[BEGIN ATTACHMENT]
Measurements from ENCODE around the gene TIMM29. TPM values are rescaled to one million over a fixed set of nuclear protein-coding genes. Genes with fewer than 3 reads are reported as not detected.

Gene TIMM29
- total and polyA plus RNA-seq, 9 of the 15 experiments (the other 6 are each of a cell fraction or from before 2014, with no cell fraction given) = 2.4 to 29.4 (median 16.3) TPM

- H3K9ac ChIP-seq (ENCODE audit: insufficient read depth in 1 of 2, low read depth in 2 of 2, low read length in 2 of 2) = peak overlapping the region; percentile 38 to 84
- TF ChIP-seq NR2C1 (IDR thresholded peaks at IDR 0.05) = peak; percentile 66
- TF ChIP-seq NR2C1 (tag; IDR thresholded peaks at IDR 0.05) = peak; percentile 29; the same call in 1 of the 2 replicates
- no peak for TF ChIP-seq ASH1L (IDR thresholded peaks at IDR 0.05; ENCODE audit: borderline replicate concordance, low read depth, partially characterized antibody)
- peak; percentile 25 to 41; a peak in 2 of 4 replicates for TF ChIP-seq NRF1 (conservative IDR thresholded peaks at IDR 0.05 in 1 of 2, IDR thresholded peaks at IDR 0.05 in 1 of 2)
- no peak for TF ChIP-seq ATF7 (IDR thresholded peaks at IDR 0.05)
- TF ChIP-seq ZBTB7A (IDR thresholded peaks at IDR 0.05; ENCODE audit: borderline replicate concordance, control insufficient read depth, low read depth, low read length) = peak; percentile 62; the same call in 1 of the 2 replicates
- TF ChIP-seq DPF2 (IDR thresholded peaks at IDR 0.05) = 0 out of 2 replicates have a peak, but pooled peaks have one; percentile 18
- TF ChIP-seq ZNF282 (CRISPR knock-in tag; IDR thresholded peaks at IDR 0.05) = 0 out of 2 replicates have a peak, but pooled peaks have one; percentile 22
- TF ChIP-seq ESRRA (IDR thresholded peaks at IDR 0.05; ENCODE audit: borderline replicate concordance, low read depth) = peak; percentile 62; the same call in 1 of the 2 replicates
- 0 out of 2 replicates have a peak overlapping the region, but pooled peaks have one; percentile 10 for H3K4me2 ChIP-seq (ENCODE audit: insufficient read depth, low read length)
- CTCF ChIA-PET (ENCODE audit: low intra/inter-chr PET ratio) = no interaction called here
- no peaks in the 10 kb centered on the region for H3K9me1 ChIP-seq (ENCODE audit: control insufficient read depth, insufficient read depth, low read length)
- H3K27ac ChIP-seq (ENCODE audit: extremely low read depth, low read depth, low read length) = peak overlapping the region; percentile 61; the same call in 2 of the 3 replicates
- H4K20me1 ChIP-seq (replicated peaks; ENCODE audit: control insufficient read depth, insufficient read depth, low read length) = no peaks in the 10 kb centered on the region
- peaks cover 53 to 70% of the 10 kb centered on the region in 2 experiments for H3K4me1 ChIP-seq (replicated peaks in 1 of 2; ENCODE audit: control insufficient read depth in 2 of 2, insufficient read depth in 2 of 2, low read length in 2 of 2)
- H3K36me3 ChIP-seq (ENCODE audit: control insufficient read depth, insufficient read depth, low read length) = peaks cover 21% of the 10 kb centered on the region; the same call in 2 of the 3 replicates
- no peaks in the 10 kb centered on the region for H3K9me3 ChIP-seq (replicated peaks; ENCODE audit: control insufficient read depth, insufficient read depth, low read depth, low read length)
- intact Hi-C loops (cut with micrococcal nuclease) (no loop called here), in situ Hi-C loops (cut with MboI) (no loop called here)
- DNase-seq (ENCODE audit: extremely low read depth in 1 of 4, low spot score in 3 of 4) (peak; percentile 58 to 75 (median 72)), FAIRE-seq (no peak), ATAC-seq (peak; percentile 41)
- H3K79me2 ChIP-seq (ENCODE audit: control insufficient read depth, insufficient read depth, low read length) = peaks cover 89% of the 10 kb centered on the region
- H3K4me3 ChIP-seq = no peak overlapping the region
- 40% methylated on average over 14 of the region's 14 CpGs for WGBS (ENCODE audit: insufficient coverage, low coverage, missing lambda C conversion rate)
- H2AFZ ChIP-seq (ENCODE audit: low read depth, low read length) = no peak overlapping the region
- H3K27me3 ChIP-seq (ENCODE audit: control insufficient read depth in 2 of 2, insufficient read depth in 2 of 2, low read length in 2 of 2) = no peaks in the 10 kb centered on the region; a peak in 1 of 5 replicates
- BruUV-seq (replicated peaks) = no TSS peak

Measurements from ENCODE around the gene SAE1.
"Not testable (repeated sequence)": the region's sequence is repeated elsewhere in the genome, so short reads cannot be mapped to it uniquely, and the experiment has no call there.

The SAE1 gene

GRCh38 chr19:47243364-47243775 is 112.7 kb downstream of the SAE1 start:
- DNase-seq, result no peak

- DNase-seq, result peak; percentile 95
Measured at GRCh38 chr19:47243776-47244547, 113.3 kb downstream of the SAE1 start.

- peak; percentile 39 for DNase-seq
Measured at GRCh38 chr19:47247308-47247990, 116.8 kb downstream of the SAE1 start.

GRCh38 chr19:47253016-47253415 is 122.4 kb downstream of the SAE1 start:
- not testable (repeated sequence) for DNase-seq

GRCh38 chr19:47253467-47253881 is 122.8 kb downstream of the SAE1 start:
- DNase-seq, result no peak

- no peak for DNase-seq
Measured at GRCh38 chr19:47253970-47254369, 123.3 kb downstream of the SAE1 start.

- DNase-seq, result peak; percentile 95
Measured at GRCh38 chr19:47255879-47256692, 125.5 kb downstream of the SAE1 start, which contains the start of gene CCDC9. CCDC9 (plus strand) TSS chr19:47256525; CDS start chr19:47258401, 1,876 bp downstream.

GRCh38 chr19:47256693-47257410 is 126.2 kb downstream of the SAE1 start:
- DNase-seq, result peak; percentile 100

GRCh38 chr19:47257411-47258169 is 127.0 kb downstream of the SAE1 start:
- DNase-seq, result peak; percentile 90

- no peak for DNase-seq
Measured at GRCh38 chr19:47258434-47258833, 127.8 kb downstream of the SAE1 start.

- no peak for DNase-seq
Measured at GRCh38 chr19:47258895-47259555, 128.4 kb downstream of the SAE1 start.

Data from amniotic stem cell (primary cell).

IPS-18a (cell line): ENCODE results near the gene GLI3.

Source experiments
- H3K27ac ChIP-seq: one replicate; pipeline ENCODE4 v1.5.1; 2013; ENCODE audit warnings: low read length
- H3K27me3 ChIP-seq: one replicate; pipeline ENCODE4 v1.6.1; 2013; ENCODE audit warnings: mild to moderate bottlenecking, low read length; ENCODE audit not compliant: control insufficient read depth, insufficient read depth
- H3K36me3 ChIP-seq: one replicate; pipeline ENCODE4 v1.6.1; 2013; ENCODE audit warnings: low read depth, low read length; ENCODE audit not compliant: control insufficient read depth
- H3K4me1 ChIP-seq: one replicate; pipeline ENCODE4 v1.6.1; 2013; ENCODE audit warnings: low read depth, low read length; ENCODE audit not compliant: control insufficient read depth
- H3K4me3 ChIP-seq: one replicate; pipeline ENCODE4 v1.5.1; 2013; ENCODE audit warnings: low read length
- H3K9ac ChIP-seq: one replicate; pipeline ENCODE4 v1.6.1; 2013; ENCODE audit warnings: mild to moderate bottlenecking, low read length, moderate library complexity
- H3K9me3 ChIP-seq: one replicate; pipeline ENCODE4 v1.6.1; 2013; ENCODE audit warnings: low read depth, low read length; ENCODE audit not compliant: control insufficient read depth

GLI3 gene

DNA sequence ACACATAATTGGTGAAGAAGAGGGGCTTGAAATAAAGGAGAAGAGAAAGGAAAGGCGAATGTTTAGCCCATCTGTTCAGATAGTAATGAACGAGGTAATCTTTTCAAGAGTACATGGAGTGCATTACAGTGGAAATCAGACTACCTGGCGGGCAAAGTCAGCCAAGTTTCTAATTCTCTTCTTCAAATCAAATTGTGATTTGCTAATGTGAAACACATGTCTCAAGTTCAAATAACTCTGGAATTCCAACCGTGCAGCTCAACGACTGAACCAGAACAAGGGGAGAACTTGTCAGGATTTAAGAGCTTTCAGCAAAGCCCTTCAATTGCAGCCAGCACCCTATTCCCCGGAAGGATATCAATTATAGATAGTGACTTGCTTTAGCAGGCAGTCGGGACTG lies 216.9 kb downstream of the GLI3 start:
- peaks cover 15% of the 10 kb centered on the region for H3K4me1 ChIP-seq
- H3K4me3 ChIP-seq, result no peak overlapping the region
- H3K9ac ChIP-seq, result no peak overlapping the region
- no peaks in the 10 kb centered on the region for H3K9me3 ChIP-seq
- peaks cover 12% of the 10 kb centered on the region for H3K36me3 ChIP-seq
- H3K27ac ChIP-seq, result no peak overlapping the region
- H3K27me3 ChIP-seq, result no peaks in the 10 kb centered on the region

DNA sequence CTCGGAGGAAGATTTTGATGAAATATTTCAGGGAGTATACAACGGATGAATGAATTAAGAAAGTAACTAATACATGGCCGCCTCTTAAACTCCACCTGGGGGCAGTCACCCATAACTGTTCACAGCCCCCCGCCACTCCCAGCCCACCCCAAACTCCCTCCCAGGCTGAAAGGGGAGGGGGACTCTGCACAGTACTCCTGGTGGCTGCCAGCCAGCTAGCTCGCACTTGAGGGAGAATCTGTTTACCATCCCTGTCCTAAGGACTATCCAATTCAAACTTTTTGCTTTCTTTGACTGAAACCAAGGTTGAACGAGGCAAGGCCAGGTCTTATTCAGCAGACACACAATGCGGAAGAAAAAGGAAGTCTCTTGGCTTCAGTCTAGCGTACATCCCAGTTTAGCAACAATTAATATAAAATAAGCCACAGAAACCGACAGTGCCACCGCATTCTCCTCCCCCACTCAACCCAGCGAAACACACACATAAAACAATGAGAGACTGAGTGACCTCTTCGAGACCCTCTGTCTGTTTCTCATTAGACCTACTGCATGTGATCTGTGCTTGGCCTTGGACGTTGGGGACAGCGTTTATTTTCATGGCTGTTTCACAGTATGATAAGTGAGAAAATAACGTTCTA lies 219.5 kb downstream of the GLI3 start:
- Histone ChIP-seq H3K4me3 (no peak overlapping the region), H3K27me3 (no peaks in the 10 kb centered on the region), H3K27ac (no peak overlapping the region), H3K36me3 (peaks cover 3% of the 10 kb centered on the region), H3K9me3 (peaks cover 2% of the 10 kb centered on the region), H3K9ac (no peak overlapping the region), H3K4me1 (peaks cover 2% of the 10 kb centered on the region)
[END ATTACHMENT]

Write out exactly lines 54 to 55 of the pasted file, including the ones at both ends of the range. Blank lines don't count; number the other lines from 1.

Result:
Measured at GRCh38 chr19:47258895-47259555, 128.4 kb downstream of the SAE1 start.

Data from amniotic stem cell (primary cell).